Japanese, American Researchers Identify Dinosaur’s Larynx

Courtesy of the American Museum of Natural History
The fossil of dinosaur Pinacosaurus found in Mongolia

A Japanese-U.S. research team has announced that they have identified part of a fossilized bone belonging to the voice box of a Pinacosaurus dinosaur. The fossil was found in Mongolia within a layer of earth that dates back to the Cretaceous period.

Courtesy of Tatsuya Shinmura
An image of Pinacosaurus and its larynx bone

This is the first time that a quadrupedal dinosaur’s voice box, or larynx, has been identified. The shape of the larynx bone, found in layers about 80 million years old, is close to that of birds, according to a paper summarizing the research results and published on the online journal Communications Biology on Feb. 15. The research raises the possibility that the dinosaur may have been able to produce sounds like birds.

Pinacosaurus was a quadrupedal herbivorous dinosaur with membrane bones covering its back as a sort of armor that protected it. The voice box bone was identified in a 3-meter-long fossil excavated from the Gobi Desert in Mongolia by the American Museum of Natural History in 2005.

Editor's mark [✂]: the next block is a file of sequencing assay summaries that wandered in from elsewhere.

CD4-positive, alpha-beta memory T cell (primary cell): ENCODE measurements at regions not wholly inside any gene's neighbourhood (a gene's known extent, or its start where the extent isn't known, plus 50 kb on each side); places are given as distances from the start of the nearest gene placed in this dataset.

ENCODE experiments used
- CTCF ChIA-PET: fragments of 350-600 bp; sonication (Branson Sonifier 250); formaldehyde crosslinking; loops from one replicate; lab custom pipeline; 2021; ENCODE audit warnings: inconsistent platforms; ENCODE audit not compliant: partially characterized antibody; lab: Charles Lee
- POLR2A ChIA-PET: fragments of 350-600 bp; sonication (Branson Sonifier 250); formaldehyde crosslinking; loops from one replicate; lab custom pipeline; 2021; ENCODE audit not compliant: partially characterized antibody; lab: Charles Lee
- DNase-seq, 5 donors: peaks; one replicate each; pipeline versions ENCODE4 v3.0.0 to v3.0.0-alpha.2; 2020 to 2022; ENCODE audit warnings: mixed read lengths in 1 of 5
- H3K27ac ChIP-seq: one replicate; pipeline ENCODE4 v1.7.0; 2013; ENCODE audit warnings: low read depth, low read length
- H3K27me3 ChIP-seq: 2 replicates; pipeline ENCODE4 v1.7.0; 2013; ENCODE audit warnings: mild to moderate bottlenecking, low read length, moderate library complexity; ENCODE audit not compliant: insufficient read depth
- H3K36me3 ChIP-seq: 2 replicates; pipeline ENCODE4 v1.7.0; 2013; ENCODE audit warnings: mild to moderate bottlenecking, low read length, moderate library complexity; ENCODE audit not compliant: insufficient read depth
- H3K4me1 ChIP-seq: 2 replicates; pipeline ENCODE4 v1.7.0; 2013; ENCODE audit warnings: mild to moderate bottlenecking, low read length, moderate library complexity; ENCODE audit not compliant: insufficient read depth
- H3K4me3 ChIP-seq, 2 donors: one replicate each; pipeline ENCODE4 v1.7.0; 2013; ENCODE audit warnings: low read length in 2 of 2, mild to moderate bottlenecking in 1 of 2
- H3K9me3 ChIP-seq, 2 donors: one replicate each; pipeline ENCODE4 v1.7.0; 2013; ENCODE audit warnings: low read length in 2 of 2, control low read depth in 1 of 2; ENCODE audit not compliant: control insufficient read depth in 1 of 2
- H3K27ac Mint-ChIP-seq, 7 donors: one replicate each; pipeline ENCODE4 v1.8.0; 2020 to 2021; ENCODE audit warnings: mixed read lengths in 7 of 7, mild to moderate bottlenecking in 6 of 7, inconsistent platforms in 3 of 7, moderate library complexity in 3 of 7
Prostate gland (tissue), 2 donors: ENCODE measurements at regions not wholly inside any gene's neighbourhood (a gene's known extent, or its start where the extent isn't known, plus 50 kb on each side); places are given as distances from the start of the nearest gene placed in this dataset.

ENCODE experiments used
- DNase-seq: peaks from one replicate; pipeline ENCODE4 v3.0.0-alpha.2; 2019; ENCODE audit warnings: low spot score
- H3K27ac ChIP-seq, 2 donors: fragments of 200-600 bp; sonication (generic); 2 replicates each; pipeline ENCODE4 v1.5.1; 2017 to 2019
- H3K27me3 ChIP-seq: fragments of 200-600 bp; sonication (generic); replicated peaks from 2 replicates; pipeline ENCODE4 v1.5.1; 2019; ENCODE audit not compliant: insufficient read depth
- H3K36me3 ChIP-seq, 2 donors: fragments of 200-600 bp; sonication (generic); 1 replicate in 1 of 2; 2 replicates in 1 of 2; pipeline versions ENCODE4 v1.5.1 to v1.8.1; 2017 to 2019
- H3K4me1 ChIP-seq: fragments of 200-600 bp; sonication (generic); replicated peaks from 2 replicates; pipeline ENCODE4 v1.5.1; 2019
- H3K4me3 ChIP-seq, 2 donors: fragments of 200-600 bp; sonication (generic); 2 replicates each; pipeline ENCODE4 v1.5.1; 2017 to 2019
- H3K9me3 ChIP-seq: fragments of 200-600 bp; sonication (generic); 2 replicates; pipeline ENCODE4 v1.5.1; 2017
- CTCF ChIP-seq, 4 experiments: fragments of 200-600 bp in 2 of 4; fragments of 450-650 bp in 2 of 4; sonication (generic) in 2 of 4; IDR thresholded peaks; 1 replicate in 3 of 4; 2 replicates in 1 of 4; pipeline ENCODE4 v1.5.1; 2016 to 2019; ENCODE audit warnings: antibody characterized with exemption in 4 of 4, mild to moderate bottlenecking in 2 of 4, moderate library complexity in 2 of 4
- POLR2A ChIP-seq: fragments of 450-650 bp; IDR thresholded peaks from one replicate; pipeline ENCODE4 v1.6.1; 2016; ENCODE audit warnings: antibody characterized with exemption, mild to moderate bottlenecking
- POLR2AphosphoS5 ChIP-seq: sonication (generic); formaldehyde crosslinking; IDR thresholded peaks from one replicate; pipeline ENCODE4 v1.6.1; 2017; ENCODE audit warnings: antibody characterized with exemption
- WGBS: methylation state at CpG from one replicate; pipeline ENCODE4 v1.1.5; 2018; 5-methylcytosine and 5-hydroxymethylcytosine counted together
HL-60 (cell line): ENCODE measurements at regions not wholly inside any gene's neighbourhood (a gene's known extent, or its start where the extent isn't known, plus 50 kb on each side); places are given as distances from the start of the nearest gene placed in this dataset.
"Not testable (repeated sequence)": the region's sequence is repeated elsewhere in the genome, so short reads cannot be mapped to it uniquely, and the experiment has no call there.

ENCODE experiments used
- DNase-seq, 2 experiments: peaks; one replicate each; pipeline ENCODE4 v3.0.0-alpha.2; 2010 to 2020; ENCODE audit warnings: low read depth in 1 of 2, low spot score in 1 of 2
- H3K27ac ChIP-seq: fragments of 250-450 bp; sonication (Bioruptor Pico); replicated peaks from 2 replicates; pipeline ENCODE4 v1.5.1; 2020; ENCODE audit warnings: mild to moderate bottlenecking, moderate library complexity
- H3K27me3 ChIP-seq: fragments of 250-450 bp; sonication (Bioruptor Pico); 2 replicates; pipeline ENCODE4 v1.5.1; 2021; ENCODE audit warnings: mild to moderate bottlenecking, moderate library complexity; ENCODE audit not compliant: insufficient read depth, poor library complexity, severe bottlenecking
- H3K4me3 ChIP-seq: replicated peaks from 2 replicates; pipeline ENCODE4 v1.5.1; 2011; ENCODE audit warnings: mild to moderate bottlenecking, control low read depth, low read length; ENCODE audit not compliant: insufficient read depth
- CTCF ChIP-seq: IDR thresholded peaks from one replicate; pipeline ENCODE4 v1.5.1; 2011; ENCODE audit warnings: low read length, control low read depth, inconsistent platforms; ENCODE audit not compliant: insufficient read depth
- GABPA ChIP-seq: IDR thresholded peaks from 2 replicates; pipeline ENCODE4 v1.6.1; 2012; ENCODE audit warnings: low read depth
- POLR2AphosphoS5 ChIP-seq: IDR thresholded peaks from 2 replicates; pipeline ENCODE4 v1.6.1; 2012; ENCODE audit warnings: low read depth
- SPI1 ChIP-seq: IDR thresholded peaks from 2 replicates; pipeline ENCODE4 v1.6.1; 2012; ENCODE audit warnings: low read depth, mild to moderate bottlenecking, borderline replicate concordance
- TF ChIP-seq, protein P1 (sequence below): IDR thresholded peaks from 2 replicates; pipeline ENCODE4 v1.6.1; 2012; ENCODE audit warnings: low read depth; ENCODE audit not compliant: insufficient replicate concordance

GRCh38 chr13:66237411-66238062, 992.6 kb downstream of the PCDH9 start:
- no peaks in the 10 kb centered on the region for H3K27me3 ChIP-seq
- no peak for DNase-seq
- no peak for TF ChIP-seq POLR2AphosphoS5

Along with the U.S. museum, the Fukushima Museum and Hokkaido University examined the fossil of the head and identified multiple bones that form the larynx that serves as the entrance to the trachea.

Having compared the bones with more than 100 bone specimens of birds and reptiles, including parakeets and crocodiles, the research team found that the bones share many similarities with those of birds, and have a suitable shape to produce sounds. Birds are believed to have evolved from certain dinosaurs.

“If we can also identify such bones of other dinosaurs that lived in different periods, we may be able to figure out their evolutionary process,” said Junki Yoshida, curator of the prefectural museum and a member of the team.

“It has been assumed that the origin of birdsong can be traced back to dinosaurs, but this latest discovery is surprising because the laryngeal bones found in a dinosaur that is not a direct ancestor of them were similar in structure to birds,” said Makoto Manabe, deputy director of the National Museum of Nature and Science and a specialist in dinosaur studies. “The fact that Pinacosaurus may have been able to communicate with each other through their calls is interesting when considering dinosaurs’ social nature.”